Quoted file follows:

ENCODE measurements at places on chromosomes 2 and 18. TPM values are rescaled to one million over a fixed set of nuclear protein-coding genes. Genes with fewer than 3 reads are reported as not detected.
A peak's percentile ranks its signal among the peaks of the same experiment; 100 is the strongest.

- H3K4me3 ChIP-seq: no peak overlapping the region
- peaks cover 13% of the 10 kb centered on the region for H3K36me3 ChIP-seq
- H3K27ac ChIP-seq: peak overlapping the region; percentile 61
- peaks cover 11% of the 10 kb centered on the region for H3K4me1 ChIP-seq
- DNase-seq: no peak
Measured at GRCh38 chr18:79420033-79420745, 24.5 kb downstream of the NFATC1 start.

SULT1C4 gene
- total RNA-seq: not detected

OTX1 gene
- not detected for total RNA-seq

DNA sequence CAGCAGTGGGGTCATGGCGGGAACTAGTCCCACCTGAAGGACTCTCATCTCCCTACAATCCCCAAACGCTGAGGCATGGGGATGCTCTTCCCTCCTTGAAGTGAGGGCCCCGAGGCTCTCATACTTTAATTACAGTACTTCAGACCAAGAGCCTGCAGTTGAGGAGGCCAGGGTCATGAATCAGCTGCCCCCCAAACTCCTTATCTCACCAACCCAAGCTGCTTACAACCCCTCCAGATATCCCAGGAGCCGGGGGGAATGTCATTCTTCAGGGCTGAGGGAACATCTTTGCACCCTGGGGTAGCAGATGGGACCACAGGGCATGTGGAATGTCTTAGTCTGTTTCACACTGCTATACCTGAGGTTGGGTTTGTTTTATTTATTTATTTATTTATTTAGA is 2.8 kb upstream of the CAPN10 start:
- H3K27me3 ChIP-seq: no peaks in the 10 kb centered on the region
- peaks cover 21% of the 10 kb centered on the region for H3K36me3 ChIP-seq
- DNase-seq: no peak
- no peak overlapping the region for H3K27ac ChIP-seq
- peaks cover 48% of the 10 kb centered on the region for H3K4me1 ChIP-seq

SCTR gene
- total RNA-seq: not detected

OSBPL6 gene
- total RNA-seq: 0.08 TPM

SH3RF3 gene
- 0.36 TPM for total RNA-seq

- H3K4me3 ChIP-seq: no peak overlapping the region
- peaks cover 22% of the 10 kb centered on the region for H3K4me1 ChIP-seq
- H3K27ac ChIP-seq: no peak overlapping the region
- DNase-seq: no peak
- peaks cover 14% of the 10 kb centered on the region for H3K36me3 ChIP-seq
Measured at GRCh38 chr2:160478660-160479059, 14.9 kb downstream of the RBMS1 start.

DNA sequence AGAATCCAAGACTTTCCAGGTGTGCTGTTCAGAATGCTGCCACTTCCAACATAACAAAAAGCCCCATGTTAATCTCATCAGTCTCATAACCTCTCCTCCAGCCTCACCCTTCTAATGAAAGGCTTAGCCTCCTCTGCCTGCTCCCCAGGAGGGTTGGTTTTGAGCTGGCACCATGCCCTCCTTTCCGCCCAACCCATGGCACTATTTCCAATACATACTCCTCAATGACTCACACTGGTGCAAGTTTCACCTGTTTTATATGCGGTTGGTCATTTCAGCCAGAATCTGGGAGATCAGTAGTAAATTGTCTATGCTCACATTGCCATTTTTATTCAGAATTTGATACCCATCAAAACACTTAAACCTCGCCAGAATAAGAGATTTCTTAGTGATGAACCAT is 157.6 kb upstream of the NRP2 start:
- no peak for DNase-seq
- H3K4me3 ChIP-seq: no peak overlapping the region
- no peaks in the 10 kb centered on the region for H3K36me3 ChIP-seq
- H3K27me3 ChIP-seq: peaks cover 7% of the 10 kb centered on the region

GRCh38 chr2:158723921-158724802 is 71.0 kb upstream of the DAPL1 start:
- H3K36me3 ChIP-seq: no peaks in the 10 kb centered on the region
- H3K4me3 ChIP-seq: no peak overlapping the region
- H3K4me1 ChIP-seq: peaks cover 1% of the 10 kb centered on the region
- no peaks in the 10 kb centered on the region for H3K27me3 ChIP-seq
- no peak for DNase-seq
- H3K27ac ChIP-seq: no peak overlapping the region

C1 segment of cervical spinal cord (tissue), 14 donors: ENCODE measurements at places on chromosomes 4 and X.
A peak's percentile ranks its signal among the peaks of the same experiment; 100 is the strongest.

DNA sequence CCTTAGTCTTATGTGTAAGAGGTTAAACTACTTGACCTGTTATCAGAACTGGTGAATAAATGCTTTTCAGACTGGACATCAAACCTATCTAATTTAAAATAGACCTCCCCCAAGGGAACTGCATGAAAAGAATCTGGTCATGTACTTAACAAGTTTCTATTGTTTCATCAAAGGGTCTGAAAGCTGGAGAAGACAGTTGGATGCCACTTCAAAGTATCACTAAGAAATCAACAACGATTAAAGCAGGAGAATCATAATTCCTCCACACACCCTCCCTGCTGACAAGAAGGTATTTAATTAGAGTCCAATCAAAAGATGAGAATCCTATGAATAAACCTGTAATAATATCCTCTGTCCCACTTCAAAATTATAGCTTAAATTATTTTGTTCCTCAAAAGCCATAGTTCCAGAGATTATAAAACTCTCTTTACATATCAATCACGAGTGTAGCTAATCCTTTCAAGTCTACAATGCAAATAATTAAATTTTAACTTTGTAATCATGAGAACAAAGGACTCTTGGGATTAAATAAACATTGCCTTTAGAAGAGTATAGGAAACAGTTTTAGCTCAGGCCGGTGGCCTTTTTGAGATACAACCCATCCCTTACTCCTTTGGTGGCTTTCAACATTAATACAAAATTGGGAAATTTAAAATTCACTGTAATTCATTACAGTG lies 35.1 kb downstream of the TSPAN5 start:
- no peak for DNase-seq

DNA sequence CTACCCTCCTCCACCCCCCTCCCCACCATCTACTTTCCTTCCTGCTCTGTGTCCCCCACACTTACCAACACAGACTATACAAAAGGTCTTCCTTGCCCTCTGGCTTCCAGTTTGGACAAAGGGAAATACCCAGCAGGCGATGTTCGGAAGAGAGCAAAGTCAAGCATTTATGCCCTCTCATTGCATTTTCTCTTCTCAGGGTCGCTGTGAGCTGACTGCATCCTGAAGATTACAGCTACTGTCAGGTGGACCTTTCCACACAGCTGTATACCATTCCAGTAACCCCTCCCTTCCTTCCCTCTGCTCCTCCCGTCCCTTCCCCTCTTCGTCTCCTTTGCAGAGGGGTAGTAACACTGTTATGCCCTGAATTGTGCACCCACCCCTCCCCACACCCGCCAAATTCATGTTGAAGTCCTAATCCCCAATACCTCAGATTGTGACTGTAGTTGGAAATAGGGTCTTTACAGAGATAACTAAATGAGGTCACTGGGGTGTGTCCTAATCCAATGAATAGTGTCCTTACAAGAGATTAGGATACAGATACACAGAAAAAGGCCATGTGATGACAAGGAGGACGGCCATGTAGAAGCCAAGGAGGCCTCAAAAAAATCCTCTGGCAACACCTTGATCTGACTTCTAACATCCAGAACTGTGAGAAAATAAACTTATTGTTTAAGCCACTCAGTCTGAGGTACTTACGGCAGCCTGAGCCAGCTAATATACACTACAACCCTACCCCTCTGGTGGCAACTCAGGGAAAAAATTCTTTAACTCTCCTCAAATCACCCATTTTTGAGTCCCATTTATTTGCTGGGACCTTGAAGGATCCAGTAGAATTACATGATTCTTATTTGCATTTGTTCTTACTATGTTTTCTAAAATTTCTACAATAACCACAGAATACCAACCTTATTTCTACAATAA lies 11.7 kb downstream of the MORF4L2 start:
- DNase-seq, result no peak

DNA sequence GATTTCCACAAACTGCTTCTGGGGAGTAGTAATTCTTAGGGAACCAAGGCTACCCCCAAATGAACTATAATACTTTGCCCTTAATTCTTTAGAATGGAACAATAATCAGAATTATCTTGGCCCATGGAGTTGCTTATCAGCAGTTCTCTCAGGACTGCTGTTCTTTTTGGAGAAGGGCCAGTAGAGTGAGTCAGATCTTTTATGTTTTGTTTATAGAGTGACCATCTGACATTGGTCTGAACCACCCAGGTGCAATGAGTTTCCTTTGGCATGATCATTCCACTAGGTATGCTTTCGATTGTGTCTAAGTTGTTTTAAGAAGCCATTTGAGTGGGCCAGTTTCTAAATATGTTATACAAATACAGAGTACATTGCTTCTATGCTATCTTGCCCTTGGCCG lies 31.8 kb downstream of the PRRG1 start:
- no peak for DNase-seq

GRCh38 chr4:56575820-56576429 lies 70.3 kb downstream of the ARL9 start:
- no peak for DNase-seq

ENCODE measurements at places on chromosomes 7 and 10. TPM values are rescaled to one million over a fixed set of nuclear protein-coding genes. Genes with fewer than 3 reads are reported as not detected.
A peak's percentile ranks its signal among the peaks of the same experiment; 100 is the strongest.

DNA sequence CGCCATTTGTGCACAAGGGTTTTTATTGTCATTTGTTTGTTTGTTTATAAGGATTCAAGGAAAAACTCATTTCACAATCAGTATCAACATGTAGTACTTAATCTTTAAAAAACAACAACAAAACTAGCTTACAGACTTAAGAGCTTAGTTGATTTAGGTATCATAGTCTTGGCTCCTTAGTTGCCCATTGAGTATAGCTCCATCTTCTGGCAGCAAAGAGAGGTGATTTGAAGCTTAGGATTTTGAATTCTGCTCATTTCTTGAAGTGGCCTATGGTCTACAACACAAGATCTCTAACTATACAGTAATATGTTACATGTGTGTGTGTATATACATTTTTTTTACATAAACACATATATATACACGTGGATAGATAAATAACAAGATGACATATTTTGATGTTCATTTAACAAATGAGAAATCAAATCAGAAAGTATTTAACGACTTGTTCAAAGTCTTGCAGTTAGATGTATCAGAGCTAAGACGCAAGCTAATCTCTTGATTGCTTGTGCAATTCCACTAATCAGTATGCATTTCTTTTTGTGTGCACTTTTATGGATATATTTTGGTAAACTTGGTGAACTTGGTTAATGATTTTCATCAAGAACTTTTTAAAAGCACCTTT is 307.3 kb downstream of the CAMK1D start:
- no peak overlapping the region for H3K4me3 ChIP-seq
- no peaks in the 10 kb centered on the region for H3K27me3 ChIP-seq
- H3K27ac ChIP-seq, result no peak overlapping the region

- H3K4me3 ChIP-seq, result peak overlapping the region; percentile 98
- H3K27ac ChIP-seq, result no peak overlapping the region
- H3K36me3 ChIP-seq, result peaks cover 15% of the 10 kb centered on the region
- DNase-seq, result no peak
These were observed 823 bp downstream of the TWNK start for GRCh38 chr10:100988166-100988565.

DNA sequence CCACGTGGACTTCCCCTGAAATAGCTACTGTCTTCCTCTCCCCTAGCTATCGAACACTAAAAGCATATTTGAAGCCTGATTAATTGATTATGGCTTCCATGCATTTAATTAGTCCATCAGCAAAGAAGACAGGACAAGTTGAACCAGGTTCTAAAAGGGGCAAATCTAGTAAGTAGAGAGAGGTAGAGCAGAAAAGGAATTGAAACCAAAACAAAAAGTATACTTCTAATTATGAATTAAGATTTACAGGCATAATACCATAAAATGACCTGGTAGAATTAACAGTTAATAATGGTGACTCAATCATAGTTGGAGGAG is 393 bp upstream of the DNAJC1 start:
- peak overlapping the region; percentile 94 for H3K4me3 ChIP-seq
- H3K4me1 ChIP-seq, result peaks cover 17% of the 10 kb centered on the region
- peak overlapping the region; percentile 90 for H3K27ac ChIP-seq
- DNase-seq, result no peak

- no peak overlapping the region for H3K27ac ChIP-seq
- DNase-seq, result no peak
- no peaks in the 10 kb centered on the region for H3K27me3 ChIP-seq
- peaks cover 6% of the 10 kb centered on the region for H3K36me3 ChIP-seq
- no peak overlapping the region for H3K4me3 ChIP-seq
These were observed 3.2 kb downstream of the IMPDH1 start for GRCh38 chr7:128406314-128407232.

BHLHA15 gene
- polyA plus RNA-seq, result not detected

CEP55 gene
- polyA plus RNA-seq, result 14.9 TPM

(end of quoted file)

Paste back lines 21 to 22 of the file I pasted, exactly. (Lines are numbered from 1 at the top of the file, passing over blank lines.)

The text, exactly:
OSBPL6 gene
- total RNA-seq: 0.08 TPM